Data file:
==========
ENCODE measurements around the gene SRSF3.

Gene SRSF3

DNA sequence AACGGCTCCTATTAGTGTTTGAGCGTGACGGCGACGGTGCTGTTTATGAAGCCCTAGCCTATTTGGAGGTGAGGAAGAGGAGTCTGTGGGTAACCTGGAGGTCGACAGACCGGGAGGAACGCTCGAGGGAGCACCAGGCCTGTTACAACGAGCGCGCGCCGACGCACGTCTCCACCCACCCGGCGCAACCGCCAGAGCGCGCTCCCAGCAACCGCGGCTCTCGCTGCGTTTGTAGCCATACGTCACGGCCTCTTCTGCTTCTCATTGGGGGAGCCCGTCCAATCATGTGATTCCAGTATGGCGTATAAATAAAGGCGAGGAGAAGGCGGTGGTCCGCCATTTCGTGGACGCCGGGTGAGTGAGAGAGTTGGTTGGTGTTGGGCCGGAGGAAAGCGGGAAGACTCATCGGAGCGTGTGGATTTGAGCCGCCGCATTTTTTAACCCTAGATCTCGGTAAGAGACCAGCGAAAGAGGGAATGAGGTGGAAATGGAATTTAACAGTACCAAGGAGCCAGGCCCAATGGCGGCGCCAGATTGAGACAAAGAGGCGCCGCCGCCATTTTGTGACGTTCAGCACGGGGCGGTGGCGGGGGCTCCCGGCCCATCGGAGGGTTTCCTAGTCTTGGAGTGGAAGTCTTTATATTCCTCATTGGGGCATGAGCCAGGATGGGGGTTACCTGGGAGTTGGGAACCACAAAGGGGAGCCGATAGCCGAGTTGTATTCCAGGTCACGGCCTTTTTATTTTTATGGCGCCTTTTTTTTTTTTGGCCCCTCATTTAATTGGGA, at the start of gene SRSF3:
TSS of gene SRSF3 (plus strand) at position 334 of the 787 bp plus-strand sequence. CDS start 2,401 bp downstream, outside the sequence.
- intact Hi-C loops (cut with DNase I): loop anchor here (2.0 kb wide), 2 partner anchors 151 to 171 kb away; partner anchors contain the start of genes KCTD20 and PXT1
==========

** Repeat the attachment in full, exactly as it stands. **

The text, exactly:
ENCODE measurements around the gene SRSF3.

Gene SRSF3

DNA sequence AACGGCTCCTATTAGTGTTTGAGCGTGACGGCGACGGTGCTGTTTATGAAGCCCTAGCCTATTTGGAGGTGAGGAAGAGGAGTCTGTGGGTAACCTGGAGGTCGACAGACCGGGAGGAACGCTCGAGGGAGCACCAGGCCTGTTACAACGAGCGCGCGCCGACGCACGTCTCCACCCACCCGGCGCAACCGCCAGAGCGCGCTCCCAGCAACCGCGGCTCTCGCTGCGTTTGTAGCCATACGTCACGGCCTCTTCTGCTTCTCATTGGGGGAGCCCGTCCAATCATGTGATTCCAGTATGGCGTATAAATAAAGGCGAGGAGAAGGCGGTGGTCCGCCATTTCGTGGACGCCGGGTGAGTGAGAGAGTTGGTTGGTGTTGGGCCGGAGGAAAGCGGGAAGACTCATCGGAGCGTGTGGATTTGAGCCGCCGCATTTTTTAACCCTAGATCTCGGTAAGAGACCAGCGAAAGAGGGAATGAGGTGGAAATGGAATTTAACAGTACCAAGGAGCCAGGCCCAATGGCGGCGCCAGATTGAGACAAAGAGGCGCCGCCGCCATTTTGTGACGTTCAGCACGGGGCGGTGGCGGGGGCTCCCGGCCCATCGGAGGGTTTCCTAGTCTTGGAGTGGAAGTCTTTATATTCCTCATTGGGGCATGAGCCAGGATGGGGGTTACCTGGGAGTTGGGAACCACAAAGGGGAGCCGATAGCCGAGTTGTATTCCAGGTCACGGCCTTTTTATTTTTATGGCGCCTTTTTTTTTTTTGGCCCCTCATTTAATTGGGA, at the start of gene SRSF3:
TSS of gene SRSF3 (plus strand) at position 334 of the 787 bp plus-strand sequence. CDS start 2,401 bp downstream, outside the sequence.
- intact Hi-C loops (cut with DNase I): loop anchor here (2.0 kb wide), 2 partner anchors 151 to 171 kb away; partner anchors contain the start of genes KCTD20 and PXT1